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Late Retirement

For some people in some retirement plans, the 'required beginning date' for minimum distributions doesn't arrive until retirement.

Natalie Choate, 07/13/2012

Natalie Choate will be speaking at a location near you if you live in Boston (9/12/12 and 11/19/12); Philadelphia (7/18/12); South Bend (9/20/12) or Evansville (11/16/12), Ind.; Salt Lake City (9/28/12); San Antonio (10/1/12); Minneapolis, Minn. (10/9/12); Atlanta (10/19/12); San Diego (10/20/12); Albany, N.Y. (10/23/12); Iselin, N.J. (10/24/12); Orlando, Fla. (Jan.17–18, 2013); or Overland Park, Kan. (4/26/13). See all of Natalie's upcoming speaking events.

Normally minimum required distributions start at age 70½, but for some people in some retirement plans, the "required beginning date" for minimum distributions doesn't arrive until retirement. Here are some recent questions from my readers about that "special deal."

Question: My client "Jeff," who is turning age 75 in 2012, retired from his job at Giant Company on Dec. 31, 2011. Jeff was not a "five percent owner" of Giant, so he was not required to take any minimum distributions from Giant's plans until retirement. In January 2012, the Giant Co. profit-sharing plan sent his entire plan balance of $200,000 via direct rollover into Jeff's IRA, which I administer. The IRA balance as of Dec. 31, 2011, was $1 million. With the addition of the direct rollover, the balance is now $1.2 million. Jeff took his minimum distribution for 2011 from his IRA, but he has not taken any distribution yet from the IRA for 2012, and he never received any distributions at all from the profit-sharing plan. How do I compute his 2012 minimum distribution from the IRA? Has this been handled correctly so far?

Answer: The plan did not handle the terminating distribution correctly.

Because Jeff retired "in" calendar year 2011, 2011 was his first "distribution year" with respect to the Giant profit-sharing plan. His "required beginning date" (the deadline for taking the 2011 required distribution from the plan) was therefore April 1, 2012. Accordingly, the plan should have paid to Jeff directly the plan's minimum required distribution for 2011. A minimum required distribution is not an "eligible rollover distribution," and therefore a plan is supposed to pay the minimum required distribution directly to the retired employee personally before the plan transmits any direct rollover funds to the individual's IRA.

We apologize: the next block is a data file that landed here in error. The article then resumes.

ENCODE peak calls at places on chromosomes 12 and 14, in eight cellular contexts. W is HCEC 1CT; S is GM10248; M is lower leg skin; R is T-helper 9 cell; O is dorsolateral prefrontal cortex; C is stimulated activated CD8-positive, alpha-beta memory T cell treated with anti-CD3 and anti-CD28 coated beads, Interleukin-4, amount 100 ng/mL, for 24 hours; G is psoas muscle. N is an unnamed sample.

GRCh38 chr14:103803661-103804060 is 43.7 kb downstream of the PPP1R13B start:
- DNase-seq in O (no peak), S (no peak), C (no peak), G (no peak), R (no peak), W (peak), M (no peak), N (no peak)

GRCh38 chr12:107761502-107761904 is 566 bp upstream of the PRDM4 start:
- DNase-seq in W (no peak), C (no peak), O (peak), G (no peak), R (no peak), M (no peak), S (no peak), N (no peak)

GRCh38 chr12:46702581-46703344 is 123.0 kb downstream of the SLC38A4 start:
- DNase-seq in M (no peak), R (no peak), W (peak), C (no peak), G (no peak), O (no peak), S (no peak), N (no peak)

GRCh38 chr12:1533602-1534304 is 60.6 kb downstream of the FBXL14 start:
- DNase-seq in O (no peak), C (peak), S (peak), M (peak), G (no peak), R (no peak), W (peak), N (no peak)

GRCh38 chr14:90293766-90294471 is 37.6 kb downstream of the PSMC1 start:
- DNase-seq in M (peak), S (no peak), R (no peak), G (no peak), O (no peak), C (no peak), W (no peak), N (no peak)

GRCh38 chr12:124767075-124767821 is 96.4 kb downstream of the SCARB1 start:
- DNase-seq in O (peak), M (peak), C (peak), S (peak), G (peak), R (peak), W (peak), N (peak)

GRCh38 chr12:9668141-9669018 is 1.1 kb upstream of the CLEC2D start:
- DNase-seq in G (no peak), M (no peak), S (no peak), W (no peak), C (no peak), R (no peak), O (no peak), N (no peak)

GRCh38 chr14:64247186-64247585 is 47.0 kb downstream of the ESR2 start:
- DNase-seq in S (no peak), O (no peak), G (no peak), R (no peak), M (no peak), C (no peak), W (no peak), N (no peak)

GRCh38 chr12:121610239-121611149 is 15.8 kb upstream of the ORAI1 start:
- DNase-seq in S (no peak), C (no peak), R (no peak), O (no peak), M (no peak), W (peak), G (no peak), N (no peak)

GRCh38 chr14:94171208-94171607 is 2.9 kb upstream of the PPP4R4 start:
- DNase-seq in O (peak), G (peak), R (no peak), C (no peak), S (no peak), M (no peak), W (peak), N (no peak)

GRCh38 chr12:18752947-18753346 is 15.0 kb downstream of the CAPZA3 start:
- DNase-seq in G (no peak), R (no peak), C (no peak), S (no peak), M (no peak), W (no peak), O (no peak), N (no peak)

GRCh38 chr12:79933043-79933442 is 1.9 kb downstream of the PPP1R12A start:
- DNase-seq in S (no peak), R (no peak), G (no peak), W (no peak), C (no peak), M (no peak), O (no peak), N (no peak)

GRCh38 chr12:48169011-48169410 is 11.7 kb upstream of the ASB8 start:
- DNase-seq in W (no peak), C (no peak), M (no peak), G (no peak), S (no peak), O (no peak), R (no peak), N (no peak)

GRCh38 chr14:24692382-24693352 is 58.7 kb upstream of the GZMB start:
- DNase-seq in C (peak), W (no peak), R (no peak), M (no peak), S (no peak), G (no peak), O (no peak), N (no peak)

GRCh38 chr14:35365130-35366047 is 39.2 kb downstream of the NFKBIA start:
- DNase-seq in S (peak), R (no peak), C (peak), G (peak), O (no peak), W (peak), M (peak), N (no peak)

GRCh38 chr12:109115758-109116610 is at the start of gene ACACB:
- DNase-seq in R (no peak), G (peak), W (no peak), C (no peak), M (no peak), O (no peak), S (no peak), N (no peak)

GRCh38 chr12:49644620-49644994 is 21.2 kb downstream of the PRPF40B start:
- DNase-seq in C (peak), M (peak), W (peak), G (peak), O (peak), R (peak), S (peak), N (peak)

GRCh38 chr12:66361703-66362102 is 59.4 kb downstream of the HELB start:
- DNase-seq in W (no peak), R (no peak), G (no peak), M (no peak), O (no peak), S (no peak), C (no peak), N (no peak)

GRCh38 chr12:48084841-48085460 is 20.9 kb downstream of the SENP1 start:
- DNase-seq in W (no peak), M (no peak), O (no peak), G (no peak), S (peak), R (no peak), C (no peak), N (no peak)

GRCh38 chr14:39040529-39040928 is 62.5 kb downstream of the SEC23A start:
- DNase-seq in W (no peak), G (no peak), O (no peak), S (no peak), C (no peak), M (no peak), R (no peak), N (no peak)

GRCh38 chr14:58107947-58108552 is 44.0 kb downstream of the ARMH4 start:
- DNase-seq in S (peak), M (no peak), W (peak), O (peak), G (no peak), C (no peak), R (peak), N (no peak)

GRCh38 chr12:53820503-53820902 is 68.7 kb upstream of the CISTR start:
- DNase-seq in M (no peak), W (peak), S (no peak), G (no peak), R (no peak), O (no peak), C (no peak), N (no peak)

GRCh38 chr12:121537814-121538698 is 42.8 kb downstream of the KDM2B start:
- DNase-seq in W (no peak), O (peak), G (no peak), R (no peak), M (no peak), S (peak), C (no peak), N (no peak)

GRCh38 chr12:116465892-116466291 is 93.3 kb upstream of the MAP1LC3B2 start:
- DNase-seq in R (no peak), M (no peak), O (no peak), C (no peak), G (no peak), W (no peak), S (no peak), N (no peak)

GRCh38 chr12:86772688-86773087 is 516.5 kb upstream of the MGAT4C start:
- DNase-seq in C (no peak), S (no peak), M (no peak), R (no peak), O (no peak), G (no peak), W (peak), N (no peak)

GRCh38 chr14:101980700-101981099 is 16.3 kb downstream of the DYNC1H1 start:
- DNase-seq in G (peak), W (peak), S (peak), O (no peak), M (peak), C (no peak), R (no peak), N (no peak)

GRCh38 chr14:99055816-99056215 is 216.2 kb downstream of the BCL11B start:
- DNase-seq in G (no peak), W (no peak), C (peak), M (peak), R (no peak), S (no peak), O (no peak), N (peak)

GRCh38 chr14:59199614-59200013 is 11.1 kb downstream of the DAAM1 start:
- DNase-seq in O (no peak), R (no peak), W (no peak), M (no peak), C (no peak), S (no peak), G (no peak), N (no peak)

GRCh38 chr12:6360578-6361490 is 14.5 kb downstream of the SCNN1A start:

Furthermore, since the plan did not distribute anything from the account until January 2012, Jeff (even though he retired in 2011) was still a plan participant as of the beginning of 2012, and therefore another minimum distribution from the profit-sharing plan "accrued" for the year 2012. This amount also should have been distributed by the plan directly to Jeff and not transferred (rolled over) to Jeff's IRA.

Let's say Jeff's minimum required distribution from the Giant plan for the year 2011 was $8,000, and his 2012 required distribution from the plan was $9,000, for a total of $17,000. That amount ($17,000) should have been distributed by the plan directly to Jeff (with no income taxes withheld unless he requested them to do so). Instead it was direct-rolled into Jeff's IRA.

However, even though it's the plan that made the mistake here, it's the employee who must pay the price, and you (as his advisor) who must help him clean up the mess. Because the money was actually distributed out of the Giant profit-sharing plan, the IRS deems that the minimum distribution was in fact taken. Therefore there is no 50% penalty for a "missed minimum required distribution." The penalty for a missed required distribution in our example would have been $8,500 (50% times $17,000). That's the good news.

Now for the bad news. First, of course, the $17,000 minimum distribution that Jeff is "deemed" to have received in 2012 (he didn't actually receive it; it went directly into his IRA) constitutes taxable income to him. So he will have $17,000 of taxable income reflecting this plan distribution in 2012. Normally a rollover erases the taxable income from a distribution, but that doesn't happen if the rollover is invalid, as this one was to the extent of $17,000.

More bad news: Since those "minimum distributions" were not eligible rollover distributions, Jeff is deemed to have made excess contributions to his IRA. He is not eligible to contribute at all to a traditional IRA in 2012 because he is over age 70½. The penalty for an excess IRA contribution is 6% of the excess amount. Based on our approximate numbers, Jeff would be facing a $1,020 "excess IRA contribution" penalty for 2012 (6% times $17,000) because he is deemed to have made a regular contribution of $17,000 when his regular contribution limit was zero.